Disclaimer: I'm not related to this case in any way shape or form, I'm just a citizen trying to look at this without bias.

Recently there was an issue in Massachusettes where a group of skaters were asked to leave the premises, a police officer confiscated a board from one of the skaters, but the skaters said they were leaving, they just wanted the board back.

Obviously, the skaters are in the wrong for skating on public/city property (and grabbing the board from the officer), but I don't think a trespassing charge like that should outweigh possible misconduct of a group of officers.

During the disagreement, another skater went to rip the board out of the officers hand and run off, at which point a non-uniformed cop stepped in and tackled the skater. While going down, the officer and skater exchanged blows, when asked by the court, the skater said he wouldn't have punched him had he known it was a cop. So instead of getting an assault/battery charge, he now is trying to be pressed with assault/battery of a police officer (albeit, non-uniformed, non-identifiable).

However the new has been putting a focus on the use of force in the case. Considering, while the first tackle was going down, another individual was seen in the video cussing out the officers and walking away. At which point, you hear an officer yell grab him and the skater runs off, to get tackled by another officer.

My main question here is, how can a non-uniformed/non-identified cop try to stick an assault/battery of an officer charge on someone, if the only people at the scene who know he is an officer, are the other officers.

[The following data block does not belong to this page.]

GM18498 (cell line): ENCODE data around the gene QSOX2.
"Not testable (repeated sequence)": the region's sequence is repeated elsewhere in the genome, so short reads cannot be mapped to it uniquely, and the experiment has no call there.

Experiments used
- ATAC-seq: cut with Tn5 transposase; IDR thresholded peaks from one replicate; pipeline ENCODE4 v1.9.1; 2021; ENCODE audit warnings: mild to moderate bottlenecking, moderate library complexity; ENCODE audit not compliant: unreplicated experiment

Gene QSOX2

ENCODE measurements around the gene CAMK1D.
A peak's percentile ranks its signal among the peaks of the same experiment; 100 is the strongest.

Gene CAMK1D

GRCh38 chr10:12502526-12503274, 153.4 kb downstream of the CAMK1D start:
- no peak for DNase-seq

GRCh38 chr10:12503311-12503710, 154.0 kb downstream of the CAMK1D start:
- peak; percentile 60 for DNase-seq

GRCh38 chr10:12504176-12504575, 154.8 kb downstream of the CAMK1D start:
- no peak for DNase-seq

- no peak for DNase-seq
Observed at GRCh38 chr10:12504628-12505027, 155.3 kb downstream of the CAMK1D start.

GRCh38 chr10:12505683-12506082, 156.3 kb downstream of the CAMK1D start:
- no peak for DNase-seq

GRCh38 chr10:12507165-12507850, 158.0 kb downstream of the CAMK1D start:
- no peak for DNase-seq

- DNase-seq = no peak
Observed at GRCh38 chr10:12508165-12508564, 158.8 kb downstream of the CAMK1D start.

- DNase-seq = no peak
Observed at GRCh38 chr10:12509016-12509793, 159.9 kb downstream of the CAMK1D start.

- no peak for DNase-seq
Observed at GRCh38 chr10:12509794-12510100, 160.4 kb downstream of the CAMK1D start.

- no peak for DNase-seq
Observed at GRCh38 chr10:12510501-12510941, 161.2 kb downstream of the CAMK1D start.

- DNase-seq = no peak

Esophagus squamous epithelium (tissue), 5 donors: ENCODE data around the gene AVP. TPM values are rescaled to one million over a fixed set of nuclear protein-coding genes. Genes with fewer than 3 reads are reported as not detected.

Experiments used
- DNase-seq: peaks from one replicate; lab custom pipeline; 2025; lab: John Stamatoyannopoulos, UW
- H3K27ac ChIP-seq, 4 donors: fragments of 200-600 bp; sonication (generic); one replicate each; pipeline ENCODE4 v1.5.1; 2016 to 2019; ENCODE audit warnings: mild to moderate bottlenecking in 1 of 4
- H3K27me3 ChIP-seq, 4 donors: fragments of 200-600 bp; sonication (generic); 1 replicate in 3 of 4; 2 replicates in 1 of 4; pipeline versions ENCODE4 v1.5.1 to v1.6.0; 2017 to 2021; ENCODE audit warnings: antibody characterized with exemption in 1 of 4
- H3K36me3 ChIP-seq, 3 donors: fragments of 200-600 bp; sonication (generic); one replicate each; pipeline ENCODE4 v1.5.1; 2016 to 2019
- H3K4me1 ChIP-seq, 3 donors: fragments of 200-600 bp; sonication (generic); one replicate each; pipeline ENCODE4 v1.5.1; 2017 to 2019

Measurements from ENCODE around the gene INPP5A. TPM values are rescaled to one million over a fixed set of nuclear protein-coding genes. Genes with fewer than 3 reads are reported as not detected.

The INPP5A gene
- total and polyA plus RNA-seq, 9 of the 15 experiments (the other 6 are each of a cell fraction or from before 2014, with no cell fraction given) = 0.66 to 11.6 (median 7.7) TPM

I used to skate, but am trying to look at this unbiased, as I've seen plenty of citizens try to step in and be vigilantes, so the thought that the one skater believed he was being tackled by a random bystander doesn't seem super far-fetched.

Attached is the news article of the incident, which includes a break-down video of the altercation.

1 Answer 1


Police officers are authorized to use force regardless of what they are wearing, to effect an arrest. One issue will be whether the defendants should know that they were under arrest, but there is no requirement to utter particular phrases when dealing with a combative lawbreaker. There will be an internal investigation at some level to determine whether the officers violated any department policy, and no doubt the video and testimony of those in the are would be relevant. There probably is some policy to the effect that you have to distinguish yourself from a street vigilante (you have to state your authority), though I can't find any specific online publicly-available department rules. There is no law that requires an officer to say that he is one, or to show his badge, before starting an arrest.

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    This is definitely understandable, and of course if someone is disorderly, they would be authorized some type of force. I guess my lapse here deals with the fact that an officer doesn't need to say he is one before beginning an arrest. I know it's not 'entrapment' considering they were trespassing, but it seems like theres a gap in the plan. Considering I've seen and experienced vigilante "justice" in my many years of skating prior. I feel if a plain-clothes officer is going to get into something, without being identified, he later can't show up and try to tack on a much more serious charge. Commented Jul 16, 2018 at 17:56

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